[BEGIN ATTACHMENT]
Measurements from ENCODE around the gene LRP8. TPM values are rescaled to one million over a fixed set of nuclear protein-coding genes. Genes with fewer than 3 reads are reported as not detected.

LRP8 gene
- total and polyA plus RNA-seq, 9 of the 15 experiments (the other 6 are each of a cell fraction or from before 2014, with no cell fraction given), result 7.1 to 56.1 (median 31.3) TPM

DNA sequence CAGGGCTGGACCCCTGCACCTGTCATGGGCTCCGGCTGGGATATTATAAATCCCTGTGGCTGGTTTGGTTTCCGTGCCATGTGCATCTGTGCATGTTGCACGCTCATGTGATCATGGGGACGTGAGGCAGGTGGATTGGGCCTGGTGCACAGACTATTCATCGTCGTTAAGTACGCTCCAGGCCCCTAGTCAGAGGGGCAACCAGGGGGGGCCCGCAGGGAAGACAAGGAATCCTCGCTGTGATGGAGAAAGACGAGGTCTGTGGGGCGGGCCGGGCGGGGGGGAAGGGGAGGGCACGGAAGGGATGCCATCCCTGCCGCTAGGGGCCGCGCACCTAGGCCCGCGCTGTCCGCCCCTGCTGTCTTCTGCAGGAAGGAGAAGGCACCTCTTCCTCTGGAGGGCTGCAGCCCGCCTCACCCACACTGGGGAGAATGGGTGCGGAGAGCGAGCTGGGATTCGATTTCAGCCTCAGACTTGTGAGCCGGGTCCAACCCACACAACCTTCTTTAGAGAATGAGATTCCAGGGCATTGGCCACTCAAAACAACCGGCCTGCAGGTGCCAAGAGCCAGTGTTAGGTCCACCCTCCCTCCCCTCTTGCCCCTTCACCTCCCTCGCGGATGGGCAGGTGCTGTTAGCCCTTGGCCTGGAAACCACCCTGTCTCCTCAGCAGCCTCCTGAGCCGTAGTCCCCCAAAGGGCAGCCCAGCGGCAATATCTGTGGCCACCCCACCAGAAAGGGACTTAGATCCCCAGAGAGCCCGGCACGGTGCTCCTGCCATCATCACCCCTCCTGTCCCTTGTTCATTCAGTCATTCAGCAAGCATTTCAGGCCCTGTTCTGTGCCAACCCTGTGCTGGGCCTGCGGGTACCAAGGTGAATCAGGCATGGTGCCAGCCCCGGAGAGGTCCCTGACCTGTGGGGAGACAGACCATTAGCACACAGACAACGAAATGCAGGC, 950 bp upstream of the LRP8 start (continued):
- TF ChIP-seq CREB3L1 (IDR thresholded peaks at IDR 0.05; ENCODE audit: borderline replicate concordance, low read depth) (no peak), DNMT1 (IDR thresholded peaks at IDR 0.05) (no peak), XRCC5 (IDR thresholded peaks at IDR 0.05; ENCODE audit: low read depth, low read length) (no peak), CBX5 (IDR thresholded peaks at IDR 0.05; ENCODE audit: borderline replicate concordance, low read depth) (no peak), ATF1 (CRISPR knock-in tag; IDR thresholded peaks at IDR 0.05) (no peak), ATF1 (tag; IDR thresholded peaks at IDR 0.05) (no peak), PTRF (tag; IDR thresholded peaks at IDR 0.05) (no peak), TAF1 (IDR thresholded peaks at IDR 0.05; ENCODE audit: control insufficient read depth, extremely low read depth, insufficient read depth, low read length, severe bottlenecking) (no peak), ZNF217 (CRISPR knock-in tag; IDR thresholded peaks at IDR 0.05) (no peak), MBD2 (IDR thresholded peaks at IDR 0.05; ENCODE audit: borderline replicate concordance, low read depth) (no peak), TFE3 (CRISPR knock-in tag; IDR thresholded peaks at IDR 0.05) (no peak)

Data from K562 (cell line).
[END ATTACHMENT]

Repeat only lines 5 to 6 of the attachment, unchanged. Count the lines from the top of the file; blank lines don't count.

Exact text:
- TF ChIP-seq CREB3L1 (IDR thresholded peaks at IDR 0.05; ENCODE audit: borderline replicate concordance, low read depth) (no peak), DNMT1 (IDR thresholded peaks at IDR 0.05) (no peak), XRCC5 (IDR thresholded peaks at IDR 0.05; ENCODE audit: low read depth, low read length) (no peak), CBX5 (IDR thresholded peaks at IDR 0.05; ENCODE audit: borderline replicate concordance, low read depth) (no peak), ATF1 (CRISPR knock-in tag; IDR thresholded peaks at IDR 0.05) (no peak), ATF1 (tag; IDR thresholded peaks at IDR 0.05) (no peak), PTRF (tag; IDR thresholded peaks at IDR 0.05) (no peak), TAF1 (IDR thresholded peaks at IDR 0.05; ENCODE audit: control insufficient read depth, extremely low read depth, insufficient read depth, low read length, severe bottlenecking) (no peak), ZNF217 (CRISPR knock-in tag; IDR thresholded peaks at IDR 0.05) (no peak), MBD2 (IDR thresholded peaks at IDR 0.05; ENCODE audit: borderline replicate concordance, low read depth) (no peak), TFE3 (CRISPR knock-in tag; IDR thresholded peaks at IDR 0.05) (no peak)

Data from K562 (cell line).